But another factor at work was rationalism. The British forces were led by an experienced general who fully understood the tactics of the day; the Indian forces were led by a young hothead who just happened to be at the head of the line of succession when his father died. This fellow had zero leadership capability. The British maintained good communications; Clive had a good idea of what was happening at all times, whereas the Nawab stayed in his tent with little idea of the state of the battle. Clive’s actions in the battle were calculated and rational; the Nawab was by turns hesitant and impulsive.
At a strategic level, the fundamental problem the Indians had was a lack of clear purpose. Their leadership was fissiparous and feckless; at no point was any leader capable of dealing with the British with a strategic frame of mind. Worse, the leadership was so devoid of legitimacy that very few Indians cared about the outcomes; as far as they were concerned, they were trading one tyrant for another. The British conquest of India was more of an occupation than a military triumph. Few battles were fought. The Indian army at Plassey crumbled when it had sustained casualties of about 1%, a dismally low value. Most European armies of the time would keep fighting even with 20% casualties.
Mr. Parthasarathi’s boasts of Indian achievement are greatly overstated. He asserts that his claims are based on empirical evidence, not idle speculation. Yet his evidence is entirely anecdotal in nature, not quantitative. He slathers us with quotes from European travelers full of praise for Indian achievements. These deserve consideration, but what about the writings of European travelers that weren’t so fulsome in their praise? Is Mr. Parthasarathi giving us a fair-minded representation of the situation, or is he cherry-picking his anecdotes? Not having read the relevant body of literature, I cannot render an informed judgement on the question, but I can point out some glaring inconsistencies.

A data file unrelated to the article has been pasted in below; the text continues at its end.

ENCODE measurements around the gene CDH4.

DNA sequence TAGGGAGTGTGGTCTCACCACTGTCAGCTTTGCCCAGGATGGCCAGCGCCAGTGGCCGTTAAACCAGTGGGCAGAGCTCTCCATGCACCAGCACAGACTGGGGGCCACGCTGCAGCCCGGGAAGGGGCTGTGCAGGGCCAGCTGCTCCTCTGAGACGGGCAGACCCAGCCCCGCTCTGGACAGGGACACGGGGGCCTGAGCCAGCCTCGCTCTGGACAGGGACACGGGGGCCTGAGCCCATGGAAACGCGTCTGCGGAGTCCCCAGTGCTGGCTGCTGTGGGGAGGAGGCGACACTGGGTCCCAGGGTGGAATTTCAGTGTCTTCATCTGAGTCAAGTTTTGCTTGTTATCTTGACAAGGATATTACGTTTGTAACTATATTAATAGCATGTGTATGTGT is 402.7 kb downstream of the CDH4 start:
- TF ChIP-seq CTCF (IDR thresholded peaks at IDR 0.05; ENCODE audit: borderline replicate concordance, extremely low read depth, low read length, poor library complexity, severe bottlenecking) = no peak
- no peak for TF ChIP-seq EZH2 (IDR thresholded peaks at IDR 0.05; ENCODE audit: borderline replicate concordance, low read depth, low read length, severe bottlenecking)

I am particularly contemptuous of Mr. Parthasarathi’s treatment of Indian scientific achievement prior to the British conquest. He begins a chapter on the subject with this statement:
“Historians are also moving away from seeing early-modern science in national or regional terms and emphasizing the larger networks, some of them global, that were essential for the generation of new knowledge. Individuals in the Indian subcontinent were very much part of these networks and therefore contributors to a global scientific enterprise.”
This is a triumph of insinuation. Scholars have long recognized the scientific progress cannot be confined to a single country. However, the research on the Scientific Revolution and subsequent advances in science rejects any participation outside of Europe and, later, America. Mr. Parthasarathi provides but one example of Indian participation in any scientific effort: a work on the flora of South Asia. And even that project was led by a European.
In Intellectual Curiosity and the Scientific Revolution, Toby Huff provides us with a detailed examination of the reaction of other societies to the newly-discovered European telescope, and makes it quite clear that Indian rulers, when shown the telescope, were uninterested.
The author claims that “modern mapping emerged out of an interaction between British and Indian surveyors and was therefore a hybrid and global form of knowledge.” He does not explain what he means by “modern mapping”. The history of surveying began with the Egyptians perhaps 5,000 years ago, and was improved upon by a number of civilizations. Indian civilization has been producing maps since ancient times; there is no indication of any special Indian innovation here. The only mention I could find was to Nain Singh Rawat, who received a gold medal award in 1876 for his work in mapping Asia.
Here’s another sneaky unsupported insinuation:
“European scientific men communicated with their counterparts with India and elsewhere.”
It’s certainly true that Europeans communicated their science to Indians; but the author fails to provide a single instance of an Indian communicating his own science to Europeans.
Here’s another example of a vague statement that is bereft of support: